Langston says that she and the Runnin' Rebel coaches coordinated class schedules so that the team's games and practices could be held at or near field-trip sites selected for the course. Nevertheless, there was some griping by players about their time-consuming work load. "The first field trip we took was seven hours in Tahiti, and the players were ready to throw me in the ocean," Langston says. "They would rather have been on the beach." Langston insists that the Rebel basketball players grew through their experience. "There was a lot of bitching initially, but when they began to reflect and put things in perspective, it turned out very well," she says.

There's still some grumbling about that basketball tour, and not just from the players. Published reports indicate that campus police and AT&T investigators have questioned team members about more than $1,000 worth of "unauthorized" phone calls made to the United States from Australia and New Zealand. UNLV officials confirm only that an internal investigation did find evidence that unauthorized calls were made. The officials say that the players have agreed to pay the overdue bills. Perhaps some of them just couldn't wait to tell the folks back home about their rewarding educational experience.


John McEnroe had a rotten week. On Tuesday he lost to Paul Annacone in the opening round of the U.S. Open. Then he and his doubles partner, Peter Fleming—who had turned down a place in the singles draw to concentrate on doubles—got caught in New York City traffic and had to default in the Open doubles because they showed up 21 minutes late for their first match. "McEnroe was very, very upset," said Grand Prix supervisor and master of understatement Ken Farrar. Well, it's not as if McEnroe, who was raised in the borough of Queens, site of the tournament, could claim he didn't know about holiday weekend traffic in the city.

McEnroe made $2,816.80 for his brief appearance at Flushing Meadow, but was fined $1,000 for being one of the Tardy Boys and $4,000 for what he really said to Farrar, so his net loss for the week was $2,183.20. Not counting tolls and gas.

Meanwhile, it was disclosed that McEnroe is under suspension from Davis Cup competition for the remainder of the year. This information came out because doubles specialist Robert Seguso, bothered by an inflamed left knee, was unable to defend his U.S. Open title. When Tom Gorman, the Davis Cup captain, learned of Seguso's default, he expressed concern that Seguso might not be ready to team with Ken Flach for the semifinal tie in Australia during the first week of October. So why not ask McEnroe to fill in? McEnroe, Gorman replied, had been banned from the 1986 team by U.S. Tennis Association president Randy Gregson for "past behavior." Gregson told SI's Barry McDermott that he hadn't previously announced the suspension, because "McEnroe was off on his own vacation and it just didn't come up." But others, who knew of Gorman's desire to have McEnroe play against Mexico this summer (SCORECARD, July 28), speculated that Gregson's ban was a retroactive one. "The fact is, Gregson told Gorman he would have complete control over picking the Davis Cup team," said McEnroe's father, John McEnroe Sr. "Afterward he told him John could not play." The McEnroes charged that Gregson is letting a personal vendetta—"I don't think he's John's best friend," said McEnroe's mother, Kay—dictate who will wear the country's colors.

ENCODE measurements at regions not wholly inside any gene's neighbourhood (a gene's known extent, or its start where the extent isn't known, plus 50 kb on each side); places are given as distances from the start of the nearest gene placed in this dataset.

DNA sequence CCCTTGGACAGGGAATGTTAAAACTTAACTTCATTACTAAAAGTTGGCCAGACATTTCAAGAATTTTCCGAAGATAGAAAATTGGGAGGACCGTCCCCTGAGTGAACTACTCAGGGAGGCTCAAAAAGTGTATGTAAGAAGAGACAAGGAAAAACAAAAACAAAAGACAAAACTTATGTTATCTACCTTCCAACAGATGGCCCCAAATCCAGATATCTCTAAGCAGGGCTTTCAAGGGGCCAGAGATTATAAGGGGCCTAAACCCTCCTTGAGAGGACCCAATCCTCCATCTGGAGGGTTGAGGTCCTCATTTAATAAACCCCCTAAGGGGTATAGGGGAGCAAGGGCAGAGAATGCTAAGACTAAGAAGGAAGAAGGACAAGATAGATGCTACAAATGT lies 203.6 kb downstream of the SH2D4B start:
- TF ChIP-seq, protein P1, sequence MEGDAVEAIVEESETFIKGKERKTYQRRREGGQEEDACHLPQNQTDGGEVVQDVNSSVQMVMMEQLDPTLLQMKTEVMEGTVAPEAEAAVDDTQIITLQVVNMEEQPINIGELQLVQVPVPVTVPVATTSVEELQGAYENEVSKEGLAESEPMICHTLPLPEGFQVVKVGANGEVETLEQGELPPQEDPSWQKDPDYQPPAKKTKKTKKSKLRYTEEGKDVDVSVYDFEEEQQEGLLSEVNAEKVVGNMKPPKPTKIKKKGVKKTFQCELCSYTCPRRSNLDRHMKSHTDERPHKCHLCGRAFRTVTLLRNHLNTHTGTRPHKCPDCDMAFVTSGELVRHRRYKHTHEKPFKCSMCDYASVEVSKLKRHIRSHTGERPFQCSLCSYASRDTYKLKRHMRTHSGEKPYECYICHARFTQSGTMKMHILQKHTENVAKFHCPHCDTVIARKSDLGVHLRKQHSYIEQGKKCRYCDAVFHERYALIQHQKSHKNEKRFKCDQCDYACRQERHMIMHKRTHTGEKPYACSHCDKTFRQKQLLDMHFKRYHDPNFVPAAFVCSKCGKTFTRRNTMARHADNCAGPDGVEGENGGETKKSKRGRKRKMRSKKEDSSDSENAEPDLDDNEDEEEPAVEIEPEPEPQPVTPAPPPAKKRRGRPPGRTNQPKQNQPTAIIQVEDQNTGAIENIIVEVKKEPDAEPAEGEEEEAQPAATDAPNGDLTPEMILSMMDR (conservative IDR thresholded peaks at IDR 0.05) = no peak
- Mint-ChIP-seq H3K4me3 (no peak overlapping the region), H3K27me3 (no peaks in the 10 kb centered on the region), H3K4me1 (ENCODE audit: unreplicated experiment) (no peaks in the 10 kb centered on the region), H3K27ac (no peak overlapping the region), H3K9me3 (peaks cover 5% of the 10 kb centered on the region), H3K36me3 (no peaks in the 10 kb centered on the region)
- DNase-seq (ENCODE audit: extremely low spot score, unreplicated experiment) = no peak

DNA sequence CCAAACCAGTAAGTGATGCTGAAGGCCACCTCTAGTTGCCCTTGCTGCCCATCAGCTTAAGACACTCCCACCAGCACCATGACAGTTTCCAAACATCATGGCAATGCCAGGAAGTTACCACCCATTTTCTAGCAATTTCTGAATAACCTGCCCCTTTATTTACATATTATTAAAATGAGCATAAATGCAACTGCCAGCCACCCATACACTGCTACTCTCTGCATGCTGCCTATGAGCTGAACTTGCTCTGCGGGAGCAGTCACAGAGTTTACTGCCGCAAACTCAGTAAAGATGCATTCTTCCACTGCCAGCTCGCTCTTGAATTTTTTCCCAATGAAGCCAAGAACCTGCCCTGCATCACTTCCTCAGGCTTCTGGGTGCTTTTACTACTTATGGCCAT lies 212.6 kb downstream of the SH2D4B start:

If it's not one thing it's another. McEnroe's ballyhooed comeback is still off to a wheel-spinning start.

Former gymnastics champion Cathy Rigby recently completed a fly-by-night engagement as Peter Pan with the Long Beach (Calif.) Civic Light Opera. But this wasn't your usual sports-star-takes-a-bow performance. Rigby wowed 'em. "Sometimes risky casting is inspired casting," wrote Los Angeles Times theater critic Robert Koehler. "Within seconds of her flight through the Darlings' bedroom window, Rigby punches out the cynical questions like so many Captain Hooks. She is spunky. She is spry. She is athletic, elastic, almost angelic at the same time.... Rigby is the spark plug that makes this production light up." Koehler praised Rigby's singing and acting, and gushed about her specialty: "Her flying, of course, is nonpareil." His only qualm was that the two-week booking of Peter Pan, which ended last week, was "patently absurd. Every kid should have a chance to see this show."



•Mike Fratello, Atlanta Hawks coach, on being named vice-president of the basketball team and gaining a seat on the board of directors: "What that means is that the vote to fire me will never be unanimous."

•Frank Broyles, Arkansas athletic director, when asked if he would still like his football coach, Ken Hatfield, if the team went .500 this year: "Sure I would. I'd miss him, too."